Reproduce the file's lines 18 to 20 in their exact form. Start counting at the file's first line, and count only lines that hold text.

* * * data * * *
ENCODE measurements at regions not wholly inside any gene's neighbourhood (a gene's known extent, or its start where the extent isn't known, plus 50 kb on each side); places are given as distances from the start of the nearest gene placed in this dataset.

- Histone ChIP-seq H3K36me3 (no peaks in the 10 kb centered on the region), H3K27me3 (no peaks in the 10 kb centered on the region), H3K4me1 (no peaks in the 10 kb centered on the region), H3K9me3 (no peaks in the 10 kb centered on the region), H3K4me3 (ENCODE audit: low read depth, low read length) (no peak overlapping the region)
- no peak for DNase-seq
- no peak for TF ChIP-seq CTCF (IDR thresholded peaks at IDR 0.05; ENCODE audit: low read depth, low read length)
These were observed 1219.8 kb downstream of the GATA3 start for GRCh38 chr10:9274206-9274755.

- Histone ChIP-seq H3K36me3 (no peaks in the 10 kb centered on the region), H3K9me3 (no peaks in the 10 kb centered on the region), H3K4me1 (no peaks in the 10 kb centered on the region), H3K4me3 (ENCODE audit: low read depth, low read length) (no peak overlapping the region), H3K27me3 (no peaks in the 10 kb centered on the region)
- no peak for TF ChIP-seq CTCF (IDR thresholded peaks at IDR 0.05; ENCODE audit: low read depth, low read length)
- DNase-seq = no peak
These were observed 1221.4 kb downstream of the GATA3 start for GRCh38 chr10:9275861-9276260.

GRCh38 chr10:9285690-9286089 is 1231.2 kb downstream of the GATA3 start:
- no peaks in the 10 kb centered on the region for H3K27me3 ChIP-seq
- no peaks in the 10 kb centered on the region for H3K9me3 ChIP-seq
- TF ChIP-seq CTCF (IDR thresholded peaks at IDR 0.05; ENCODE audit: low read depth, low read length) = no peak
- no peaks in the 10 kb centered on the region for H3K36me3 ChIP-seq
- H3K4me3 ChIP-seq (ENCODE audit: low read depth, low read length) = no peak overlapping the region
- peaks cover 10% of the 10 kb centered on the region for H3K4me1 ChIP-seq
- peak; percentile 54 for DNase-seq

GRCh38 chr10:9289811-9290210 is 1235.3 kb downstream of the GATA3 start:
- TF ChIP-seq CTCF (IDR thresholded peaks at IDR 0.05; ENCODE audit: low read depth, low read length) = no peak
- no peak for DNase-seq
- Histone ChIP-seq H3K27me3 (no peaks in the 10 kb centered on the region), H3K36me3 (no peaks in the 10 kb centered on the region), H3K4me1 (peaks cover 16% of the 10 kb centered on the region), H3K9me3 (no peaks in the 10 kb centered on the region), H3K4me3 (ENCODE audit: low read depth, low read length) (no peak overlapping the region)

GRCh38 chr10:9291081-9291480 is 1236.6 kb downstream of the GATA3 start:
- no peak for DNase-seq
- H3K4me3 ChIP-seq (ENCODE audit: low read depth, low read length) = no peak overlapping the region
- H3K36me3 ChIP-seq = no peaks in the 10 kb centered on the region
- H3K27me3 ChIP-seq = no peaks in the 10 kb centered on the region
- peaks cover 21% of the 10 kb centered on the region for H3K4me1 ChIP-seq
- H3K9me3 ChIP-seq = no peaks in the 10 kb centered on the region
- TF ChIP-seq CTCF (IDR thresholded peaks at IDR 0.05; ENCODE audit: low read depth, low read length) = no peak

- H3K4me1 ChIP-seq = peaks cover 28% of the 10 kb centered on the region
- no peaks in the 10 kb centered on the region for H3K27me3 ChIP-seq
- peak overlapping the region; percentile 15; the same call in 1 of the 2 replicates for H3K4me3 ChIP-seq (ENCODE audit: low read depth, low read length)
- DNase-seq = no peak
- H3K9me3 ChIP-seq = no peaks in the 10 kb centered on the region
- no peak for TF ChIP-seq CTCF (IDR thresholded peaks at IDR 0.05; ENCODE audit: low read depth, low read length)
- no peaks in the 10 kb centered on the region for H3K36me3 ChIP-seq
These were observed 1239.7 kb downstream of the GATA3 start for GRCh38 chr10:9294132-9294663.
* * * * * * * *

GRCh38 chr10:9289811-9290210 is 1235.3 kb downstream of the GATA3 start:
- TF ChIP-seq CTCF (IDR thresholded peaks at IDR 0.05; ENCODE audit: low read depth, low read length) = no peak
- no peak for DNase-seq